(Photo by Jonas Wilson)
“What time is it?”
“You said no hard questions!” Cher Von shot back.
The two of us had stepped outside of Decca for some fresh air. The jazz was too hot, and in the moment, standing above and gazing into a healthy fire was the favorable choice. On a patio surrounded in concrete, pebble and iron gates, we listened to the heat coming from inside. Mike Hyman and the resident Buzzard was slamming down a tune. The fog hung down on Market street, where the thickness had followed us from Floyd (to our delight) and from the patio where we stood now only a scope of street view remained. Snow had massed from the previous weekend’s meteorological events, and it was only Monday…the heat inside grew strong. Now, felt like the right time to interview her.
I wanted to write about the artist Cher Von ever since I saw her perform at Dreamland last year. She had opened solo for Jonathan Wood’s acoustic/experimental ensemble. The two musical friends had recorded and released two EPs of improvised sessions in the previous year. It was a given on that night at Dreamland, that Cher would eventually join his set and continue on the dormant chemistry of those recordings. She said remembering a strong, positive energy that night. Of course, I remember it differently. (That venue coincidentally stands behind Decca, and J-Woo, as she calls him, was fatefully present this Monday night.)
“What turned you on to jazz music?” I spoke into the recorder. “We’ll start there.”
“It was actually fairly recent…I feel like in the last two years I’ve been getting more into jazz music, and it was actually thanks to local musicians.”
“Like who?” Great question.
“Thomaz Souza…and Thiago…I can’t say his last name. They’re both very beautiful Brazilian musicians. I used to live across the street from Monkey Wrench, and I just went over there for some food one day and they were having a jazz jam. So, I stayed for the whole thing. And then, I would go almost every single week. And ever since then…yeah, I’ve been getting more and more into it.”
I failed to ask how jazz connected with her own music, but she answered part of that for me later on when I coaxed her to name what vocalists and styles move her. Besides free-jazz singer Patty Waters and the big one Bobby McFerrin, the traditional sounds of Japanese Shamisen music is what occupies her ears as of late.
“The singing that’s usually accompanying it is just the most moody…” she said. “It almost sounds like they’re crying when they’re singing it, and it’s the most beautiful. It’s all I wanna listen to anymore.”
Shamisen is a three-stringed/trance-inducing lute instrument wrought in 16th century Japan, a powerful tool for conveying restrained emotion in vibrations. Its players use a large pick to maximize the sound, while some shamisen players use it for an outlandish evil called Shamisen Rock. Then, I remembered the huge collection of driftwood in her bedroom. I had complimented the artful arrangement. Turns out, she wants to make them into stringed instruments of sorts….because who needs new equipment when you just build your own? Of course. It’s all in step with her musical journey, a driftwood future of found sound, and the loop pedals put to bed. The version of Cher Von we’ve known on the scene is metamorphosing…but it’s too soon to say where she will go.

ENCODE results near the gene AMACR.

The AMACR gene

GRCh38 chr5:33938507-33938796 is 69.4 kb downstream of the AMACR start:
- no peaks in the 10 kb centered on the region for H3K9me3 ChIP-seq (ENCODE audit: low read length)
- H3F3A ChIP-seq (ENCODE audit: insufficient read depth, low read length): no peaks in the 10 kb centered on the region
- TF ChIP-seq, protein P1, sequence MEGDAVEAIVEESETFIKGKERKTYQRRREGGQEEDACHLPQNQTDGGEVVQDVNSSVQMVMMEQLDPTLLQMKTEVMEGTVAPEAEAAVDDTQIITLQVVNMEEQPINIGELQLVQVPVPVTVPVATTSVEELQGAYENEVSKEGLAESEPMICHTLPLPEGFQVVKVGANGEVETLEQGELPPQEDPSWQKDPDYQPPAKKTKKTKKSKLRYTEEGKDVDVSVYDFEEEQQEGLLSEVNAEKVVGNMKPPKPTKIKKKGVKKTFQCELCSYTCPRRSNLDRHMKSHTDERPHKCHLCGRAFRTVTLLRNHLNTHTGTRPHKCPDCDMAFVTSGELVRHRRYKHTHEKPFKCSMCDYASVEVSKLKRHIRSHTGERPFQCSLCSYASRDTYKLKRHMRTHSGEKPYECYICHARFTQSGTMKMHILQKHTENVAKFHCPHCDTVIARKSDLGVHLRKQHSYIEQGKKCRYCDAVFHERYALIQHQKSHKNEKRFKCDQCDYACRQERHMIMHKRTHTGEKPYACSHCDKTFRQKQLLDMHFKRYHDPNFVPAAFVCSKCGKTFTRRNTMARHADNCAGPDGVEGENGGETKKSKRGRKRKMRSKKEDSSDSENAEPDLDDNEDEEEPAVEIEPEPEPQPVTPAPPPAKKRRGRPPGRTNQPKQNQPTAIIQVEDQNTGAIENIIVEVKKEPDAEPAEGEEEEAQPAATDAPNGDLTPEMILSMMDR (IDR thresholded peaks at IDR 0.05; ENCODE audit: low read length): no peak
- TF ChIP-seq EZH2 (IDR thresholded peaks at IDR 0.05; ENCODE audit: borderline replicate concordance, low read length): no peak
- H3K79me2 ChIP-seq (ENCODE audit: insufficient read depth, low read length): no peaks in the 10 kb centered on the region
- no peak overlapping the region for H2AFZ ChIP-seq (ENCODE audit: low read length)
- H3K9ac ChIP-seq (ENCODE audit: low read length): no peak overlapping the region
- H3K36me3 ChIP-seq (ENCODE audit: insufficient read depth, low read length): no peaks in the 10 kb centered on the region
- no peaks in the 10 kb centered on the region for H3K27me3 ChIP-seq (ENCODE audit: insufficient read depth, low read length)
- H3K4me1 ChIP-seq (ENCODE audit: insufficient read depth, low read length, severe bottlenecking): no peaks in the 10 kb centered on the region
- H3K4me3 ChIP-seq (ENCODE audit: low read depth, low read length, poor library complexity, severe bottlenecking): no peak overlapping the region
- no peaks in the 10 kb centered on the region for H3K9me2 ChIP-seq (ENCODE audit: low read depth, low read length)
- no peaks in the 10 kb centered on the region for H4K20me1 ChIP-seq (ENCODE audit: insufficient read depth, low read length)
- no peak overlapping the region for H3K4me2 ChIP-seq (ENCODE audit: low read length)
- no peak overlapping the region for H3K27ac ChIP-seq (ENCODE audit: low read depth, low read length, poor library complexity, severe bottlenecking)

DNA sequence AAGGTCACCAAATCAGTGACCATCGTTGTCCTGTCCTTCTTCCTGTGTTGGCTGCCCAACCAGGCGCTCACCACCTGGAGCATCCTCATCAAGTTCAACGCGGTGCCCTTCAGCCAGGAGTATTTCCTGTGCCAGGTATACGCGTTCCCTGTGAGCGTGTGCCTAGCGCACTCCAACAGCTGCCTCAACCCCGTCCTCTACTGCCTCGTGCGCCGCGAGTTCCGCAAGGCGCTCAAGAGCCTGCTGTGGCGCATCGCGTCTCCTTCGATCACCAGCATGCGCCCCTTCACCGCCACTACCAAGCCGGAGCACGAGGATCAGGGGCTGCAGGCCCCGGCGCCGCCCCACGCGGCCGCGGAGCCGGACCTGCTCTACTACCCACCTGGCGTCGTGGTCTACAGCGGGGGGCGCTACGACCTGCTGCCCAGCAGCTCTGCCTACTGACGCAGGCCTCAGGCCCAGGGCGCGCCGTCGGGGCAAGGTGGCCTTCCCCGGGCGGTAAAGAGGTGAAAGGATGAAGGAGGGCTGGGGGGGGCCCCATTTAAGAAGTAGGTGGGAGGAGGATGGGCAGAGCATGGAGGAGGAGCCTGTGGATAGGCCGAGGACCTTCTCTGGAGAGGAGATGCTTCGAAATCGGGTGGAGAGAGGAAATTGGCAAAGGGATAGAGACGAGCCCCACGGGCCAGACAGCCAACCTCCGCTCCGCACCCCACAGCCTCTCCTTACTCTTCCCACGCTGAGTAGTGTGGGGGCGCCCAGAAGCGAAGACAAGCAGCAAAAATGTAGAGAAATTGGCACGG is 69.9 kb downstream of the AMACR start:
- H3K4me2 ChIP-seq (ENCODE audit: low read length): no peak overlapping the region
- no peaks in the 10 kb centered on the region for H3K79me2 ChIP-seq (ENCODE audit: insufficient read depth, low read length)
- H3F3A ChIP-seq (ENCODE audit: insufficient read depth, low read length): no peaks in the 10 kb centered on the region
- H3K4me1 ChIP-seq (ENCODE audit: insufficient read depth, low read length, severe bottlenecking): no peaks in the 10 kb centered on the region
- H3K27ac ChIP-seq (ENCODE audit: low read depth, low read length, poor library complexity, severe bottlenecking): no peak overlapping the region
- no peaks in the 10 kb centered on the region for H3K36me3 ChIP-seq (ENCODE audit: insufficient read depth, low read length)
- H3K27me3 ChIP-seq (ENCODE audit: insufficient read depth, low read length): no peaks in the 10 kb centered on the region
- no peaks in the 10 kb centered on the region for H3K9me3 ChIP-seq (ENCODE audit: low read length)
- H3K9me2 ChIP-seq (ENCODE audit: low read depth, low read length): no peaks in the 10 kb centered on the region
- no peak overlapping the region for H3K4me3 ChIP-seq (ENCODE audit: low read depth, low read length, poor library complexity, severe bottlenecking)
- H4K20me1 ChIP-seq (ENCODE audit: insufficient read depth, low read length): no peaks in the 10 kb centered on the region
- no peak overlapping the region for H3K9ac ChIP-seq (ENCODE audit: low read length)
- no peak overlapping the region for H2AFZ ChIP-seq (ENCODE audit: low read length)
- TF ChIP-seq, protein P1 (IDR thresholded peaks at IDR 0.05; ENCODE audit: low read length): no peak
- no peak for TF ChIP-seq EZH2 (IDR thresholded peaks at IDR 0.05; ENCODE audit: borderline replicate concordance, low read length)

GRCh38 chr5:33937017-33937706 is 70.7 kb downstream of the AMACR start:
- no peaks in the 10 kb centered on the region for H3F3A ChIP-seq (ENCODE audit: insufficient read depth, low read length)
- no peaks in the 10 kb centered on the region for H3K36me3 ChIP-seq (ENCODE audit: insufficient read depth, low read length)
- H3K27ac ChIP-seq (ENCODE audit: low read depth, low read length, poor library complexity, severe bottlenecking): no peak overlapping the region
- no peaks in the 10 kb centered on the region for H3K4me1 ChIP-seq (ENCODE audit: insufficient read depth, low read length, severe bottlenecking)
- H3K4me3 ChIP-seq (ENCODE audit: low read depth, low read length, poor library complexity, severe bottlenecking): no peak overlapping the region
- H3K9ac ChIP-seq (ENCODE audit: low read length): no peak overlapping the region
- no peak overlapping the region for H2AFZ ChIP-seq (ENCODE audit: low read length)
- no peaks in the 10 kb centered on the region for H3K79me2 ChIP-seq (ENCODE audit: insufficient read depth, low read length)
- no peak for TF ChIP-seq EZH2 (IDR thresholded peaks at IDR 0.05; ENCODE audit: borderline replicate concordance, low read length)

“When did you start making music and experimenting with loop pedals?”
“Oy” she smirked. “Yeah, the looping stuff I think it was about three years ago, when I used to play guitar a lot more, and I would write music with guitar. I started doing loop pedals mostly because I didn’t know people here yet, and thought it would be neat to experiment with just layering on my own, and writing music that way.”
Take yourself a moment and listen to her latest cassette, Kuhh Duhh, from Louisville-based label auralgamiSOUNDs. Recorded in her own time, and space, the album is a vocal synergy of raw beauty and minimalist approach. I couldn’t help relating to what she said about the shamisen tunes… “It’s such a moody way of singing and I have no idea what they’re saying, but I know. It’s like you kind of get the story anyway just from the way that they’re singing.”
What moves me in her music is exactly what moves her in others. The free-flow, and often playful, spirit of those guttural, breathy sounds translated to a color-spectrum of emotions in my mind. The songs, never accurately duplicated each time, thrive in a live setting. But all of her music is sort of like that.
The experience of seeing Cher Von improvise for a crowd of attuned listeners was, for me, centering. That night at Dreamland I was momentarily taken, no longer sitting in a dimly lit venue, in this moment. I was in a more desolate place. The walls were still there, however, all of them burned amber and goldenrod hues to liken the space she was clearing. The color shades reacted to her sound waves. And that’s how I listened to Cher’s vocal clips when she plunged deep into those strangely composed loops. Holding on to one was my solace in making it through, as her voice led a narrative of me walking on the soles of her mind’s shoes. Given the creatively driven and uncannily interesting person that she is, this is a great thing (but I don’t think I’ve even seen her wear shoes).
My goal since this event was to know more about Cher Von, a.k.a. Chervon Koeune, 27, who moved to Louisville from Harlan, Ky. about six years ago. I managed to have that answered, plus more, during our interactions amongst the fog, fire and snow. I’m grateful for her presence in the local music scene and being able to call her my friend. Next time, catch us at the yazz yam.